“Remorse drives man away from man? How came your fellow-creature, Cain, after the first murder, to go and build the first city? And why is it that the modern Cain dreads nothing so much as solitary confinement?
“My dear fellow, you get excited. Say what you will, I for one must have my fellow-creatures round me. Thick, too — I must have them thick.”
“The pick-pocket, too, loves to have his fellow-creatures round him. Tut, man! no one goes into the crowd but for his end; and the end of too many is the same as the pick-pocket’s — a purse.”
“Now, my dear fellow, how can you have the conscience to say that, when it is as much according to natural law that men are social as sheep gregarious. But grant that, in being social, each man has his end, do you, upon the strength of that, do you yourself, I say, mix with man, now, immediately, and be your end a more genial philosophy. Come, let’s take a turn.”
Again he offered his fraternal arm; but the bachelor once more flung it off, and, raising his rifle in energetic invocation, cried: “Now the high-constable catch and confound all knaves in towns and rats in grain-bins, and if in this boat, which is a human grain-bin for the time, any sly, smooth, philandering rat be dodging now, pin him, thou high rat-catcher, against this rail.”
“A noble burst! shows you at heart a trump. And when a card’s that, little matters it whether it be spade or diamond. You are good wine that, to be still better, only needs a shaking up. Come, let’s agree that we’ll to New Orleans, and there embark for London — I staying with my friends nigh Primrose-hill, and you putting up at the Piazza, Covent Garden — Piazza, Covent Garden; for tell me — since you will not be a disciple to the full — tell me, was not that humor, of Diogenes, which led him to live, a merry-andrew, in the flower-market, better than that of the less wise Athenian, which made him a skulking scare-crow in pine-barrens? An injudicious gentleman, Lord Timon.”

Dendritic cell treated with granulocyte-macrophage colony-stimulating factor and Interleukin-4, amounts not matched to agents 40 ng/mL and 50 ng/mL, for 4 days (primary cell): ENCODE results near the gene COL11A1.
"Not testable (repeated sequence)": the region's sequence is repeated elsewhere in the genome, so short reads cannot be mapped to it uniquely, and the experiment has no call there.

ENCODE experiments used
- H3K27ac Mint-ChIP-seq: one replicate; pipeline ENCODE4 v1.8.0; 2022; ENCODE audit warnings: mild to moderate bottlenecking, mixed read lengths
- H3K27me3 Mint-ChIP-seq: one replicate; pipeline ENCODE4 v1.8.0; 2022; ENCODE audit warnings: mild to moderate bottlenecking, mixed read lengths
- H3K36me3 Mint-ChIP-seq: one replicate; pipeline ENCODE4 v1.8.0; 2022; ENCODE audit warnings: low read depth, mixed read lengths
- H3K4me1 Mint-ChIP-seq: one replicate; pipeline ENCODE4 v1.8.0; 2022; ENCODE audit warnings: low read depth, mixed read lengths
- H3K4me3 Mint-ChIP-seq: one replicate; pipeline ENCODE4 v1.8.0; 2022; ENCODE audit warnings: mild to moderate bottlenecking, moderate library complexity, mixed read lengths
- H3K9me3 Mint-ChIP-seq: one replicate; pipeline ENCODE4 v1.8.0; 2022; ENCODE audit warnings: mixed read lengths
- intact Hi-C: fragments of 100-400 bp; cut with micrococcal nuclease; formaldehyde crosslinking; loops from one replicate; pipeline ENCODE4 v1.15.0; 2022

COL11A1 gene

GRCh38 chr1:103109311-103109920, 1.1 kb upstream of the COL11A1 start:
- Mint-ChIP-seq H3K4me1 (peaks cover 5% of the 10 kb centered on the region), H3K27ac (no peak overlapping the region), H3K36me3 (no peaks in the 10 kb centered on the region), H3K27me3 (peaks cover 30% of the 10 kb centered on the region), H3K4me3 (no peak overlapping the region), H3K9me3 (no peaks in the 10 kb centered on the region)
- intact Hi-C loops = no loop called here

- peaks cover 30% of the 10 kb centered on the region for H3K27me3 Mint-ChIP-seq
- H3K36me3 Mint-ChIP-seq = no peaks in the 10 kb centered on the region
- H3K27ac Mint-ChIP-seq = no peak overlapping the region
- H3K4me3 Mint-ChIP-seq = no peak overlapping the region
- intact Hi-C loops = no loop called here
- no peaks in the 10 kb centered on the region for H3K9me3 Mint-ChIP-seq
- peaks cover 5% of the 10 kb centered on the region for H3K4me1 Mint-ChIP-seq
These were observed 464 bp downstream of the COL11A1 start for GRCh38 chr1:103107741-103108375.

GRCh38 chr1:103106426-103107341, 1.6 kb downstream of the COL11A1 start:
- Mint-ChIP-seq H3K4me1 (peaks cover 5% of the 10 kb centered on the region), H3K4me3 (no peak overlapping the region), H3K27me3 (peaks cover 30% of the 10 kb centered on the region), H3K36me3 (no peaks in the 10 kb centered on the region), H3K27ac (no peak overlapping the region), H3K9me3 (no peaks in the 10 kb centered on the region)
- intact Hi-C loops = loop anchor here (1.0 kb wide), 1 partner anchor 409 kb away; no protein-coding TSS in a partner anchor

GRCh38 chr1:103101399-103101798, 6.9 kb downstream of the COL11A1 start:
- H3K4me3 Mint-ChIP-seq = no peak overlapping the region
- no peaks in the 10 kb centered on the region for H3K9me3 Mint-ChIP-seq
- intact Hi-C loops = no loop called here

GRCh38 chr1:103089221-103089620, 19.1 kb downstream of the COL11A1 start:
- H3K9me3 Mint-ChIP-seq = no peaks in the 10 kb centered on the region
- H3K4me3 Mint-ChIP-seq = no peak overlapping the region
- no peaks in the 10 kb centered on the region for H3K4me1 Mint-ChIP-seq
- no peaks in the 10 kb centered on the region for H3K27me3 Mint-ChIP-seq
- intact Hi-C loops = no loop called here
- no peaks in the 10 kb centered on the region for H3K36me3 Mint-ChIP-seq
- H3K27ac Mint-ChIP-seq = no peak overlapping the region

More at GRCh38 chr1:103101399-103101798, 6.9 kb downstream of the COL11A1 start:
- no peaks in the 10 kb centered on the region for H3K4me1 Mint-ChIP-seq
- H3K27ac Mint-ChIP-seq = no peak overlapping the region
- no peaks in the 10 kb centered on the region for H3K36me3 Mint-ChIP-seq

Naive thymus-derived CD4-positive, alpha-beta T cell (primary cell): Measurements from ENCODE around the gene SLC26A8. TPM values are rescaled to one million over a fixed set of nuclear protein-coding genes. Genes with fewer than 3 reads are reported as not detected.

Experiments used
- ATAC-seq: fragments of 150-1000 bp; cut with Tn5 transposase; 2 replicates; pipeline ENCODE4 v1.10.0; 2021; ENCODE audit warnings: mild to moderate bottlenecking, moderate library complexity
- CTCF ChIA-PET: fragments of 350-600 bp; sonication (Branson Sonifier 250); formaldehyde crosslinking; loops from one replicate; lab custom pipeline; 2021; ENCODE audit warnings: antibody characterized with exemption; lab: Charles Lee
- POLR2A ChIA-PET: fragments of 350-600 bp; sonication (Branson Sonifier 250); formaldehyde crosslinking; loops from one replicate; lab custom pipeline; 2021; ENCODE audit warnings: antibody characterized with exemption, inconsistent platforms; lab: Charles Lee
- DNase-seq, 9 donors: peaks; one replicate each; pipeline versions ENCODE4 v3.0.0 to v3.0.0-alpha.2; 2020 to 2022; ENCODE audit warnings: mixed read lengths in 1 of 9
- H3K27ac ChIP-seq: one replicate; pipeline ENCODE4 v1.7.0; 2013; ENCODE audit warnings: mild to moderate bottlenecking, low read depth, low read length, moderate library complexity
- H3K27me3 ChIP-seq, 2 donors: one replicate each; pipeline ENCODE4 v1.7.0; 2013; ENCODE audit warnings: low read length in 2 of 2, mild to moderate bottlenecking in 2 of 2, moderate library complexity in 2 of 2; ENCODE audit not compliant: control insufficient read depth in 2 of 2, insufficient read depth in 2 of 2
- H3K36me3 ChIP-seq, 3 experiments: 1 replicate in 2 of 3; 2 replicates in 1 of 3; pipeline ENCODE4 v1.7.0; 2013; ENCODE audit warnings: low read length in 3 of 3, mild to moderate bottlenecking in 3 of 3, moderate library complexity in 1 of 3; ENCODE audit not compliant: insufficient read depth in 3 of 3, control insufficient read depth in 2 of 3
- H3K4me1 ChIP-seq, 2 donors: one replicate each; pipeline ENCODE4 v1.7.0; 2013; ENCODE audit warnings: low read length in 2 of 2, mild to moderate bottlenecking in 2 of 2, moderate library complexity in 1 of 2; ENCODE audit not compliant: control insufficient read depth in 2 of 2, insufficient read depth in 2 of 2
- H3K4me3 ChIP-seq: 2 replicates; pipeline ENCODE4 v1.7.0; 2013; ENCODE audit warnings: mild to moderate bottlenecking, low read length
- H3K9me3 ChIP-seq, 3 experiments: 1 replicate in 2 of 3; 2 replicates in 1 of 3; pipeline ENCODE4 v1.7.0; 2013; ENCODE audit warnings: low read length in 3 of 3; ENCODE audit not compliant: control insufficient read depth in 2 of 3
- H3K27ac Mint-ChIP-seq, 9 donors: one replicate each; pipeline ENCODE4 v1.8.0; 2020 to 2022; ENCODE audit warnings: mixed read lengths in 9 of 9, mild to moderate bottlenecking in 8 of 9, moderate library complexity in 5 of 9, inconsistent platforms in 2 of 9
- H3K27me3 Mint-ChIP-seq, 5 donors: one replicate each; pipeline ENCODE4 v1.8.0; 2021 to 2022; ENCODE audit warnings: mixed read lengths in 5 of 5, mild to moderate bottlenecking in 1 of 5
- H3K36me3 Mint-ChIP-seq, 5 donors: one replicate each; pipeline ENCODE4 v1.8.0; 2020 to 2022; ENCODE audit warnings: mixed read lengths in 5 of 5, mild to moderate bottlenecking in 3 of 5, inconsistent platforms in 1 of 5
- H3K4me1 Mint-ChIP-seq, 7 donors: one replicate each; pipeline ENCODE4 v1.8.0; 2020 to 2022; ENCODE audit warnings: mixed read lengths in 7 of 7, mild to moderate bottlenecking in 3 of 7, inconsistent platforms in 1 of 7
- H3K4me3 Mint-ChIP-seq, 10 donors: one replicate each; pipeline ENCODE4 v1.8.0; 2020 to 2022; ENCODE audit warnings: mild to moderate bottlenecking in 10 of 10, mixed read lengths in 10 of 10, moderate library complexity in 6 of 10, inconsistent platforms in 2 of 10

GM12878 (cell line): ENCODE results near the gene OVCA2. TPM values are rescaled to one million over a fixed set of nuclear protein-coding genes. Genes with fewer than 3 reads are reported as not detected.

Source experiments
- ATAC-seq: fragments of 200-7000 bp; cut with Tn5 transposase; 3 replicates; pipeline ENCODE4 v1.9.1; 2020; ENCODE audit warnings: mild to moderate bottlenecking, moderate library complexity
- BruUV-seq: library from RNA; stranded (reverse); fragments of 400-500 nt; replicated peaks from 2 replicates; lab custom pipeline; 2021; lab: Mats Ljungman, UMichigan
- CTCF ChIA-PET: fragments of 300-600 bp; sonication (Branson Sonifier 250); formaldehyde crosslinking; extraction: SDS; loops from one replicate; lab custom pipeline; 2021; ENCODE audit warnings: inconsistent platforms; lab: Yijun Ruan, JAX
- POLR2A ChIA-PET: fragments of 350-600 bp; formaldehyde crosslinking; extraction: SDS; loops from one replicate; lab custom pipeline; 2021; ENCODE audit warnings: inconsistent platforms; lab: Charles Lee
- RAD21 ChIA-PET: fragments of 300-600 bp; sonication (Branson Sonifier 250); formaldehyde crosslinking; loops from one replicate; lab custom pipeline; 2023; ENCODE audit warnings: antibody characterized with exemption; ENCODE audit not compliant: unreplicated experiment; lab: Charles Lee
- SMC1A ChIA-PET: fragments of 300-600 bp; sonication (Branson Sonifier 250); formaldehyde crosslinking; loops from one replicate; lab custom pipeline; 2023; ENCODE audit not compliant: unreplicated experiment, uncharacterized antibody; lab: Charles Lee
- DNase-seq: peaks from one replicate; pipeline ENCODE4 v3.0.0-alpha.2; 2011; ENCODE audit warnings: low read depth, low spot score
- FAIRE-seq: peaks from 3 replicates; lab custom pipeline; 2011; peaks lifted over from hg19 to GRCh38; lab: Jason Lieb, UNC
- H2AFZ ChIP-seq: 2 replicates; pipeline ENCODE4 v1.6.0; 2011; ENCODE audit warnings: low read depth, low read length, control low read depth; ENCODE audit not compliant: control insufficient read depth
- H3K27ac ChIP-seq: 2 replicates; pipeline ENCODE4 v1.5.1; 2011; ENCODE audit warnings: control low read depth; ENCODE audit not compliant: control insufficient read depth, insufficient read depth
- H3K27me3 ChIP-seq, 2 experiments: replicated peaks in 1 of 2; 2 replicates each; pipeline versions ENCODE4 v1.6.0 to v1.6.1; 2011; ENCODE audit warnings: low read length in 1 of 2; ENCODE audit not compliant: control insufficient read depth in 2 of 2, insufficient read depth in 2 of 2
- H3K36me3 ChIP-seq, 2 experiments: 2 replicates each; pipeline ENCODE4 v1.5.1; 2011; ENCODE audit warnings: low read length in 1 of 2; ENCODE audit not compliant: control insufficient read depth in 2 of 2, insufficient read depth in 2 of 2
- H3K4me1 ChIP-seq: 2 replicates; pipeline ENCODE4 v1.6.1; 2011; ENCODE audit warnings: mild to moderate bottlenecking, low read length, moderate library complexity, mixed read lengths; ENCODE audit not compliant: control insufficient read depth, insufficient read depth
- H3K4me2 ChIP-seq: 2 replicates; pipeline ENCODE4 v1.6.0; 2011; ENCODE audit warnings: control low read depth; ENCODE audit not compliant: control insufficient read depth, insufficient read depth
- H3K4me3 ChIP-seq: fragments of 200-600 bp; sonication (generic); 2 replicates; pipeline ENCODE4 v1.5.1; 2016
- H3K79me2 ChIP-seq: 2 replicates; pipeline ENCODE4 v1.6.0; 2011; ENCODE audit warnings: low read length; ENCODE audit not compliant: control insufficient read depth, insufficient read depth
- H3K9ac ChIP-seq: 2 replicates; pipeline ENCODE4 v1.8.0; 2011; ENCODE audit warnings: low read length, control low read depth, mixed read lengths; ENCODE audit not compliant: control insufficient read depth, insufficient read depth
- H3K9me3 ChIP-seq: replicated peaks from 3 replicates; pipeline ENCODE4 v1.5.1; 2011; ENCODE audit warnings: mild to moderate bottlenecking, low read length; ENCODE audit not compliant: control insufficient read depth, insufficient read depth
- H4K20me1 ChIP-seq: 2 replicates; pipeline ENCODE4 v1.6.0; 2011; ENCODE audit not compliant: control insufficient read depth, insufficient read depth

“Your hand!” seizing it.
“Bless me, how cordial a squeeze. It is agreed we shall be brothers, then?”
“As much so as a brace of misanthropes can be,” with another and terrific squeeze. “I had thought that the moderns had degenerated beneath the capacity of misanthropy. Rejoiced, though but in one instance, and that disguised, to be undeceived.”
The other stared in blank amaze.
“Won’t do. You are Diogenes, Diogenes in disguise. I say — Diogenes masquerading as a cosmopolitan.”
With ruefully altered mien, the stranger still stood mute awhile. At length, in a pained tone, spoke: “How hard the lot of that pleader who, in his zeal conceding too much, is taken to belong to a side which he but labors, however ineffectually, to convert!” Then with another change of air: “To you, an Ishmael, disguising in sportiveness my intent, I came ambassador from the human race, charged with the assurance that for your mislike they bore no answering grudge, but sought to conciliate accord between you and them. Yet you take me not for the honest envoy, but I know not what sort of unheard-of spy. Sir,” he less lowly added, “this mistaking of your man should teach you how you may mistake all men. For God’s sake,” laying both hands upon him, “get you confidence. See how distrust has duped you. I, Diogenes? I he who, going a step beyond misanthropy, was less a man-hater than a man-hooter? Better were I stark and stiff!”
With which the philanthropist moved away less lightsome than he had come, leaving the discomfited misanthrope to the solitude he held so sapient.
Last updated Monday, December 22, 2014 at 10:53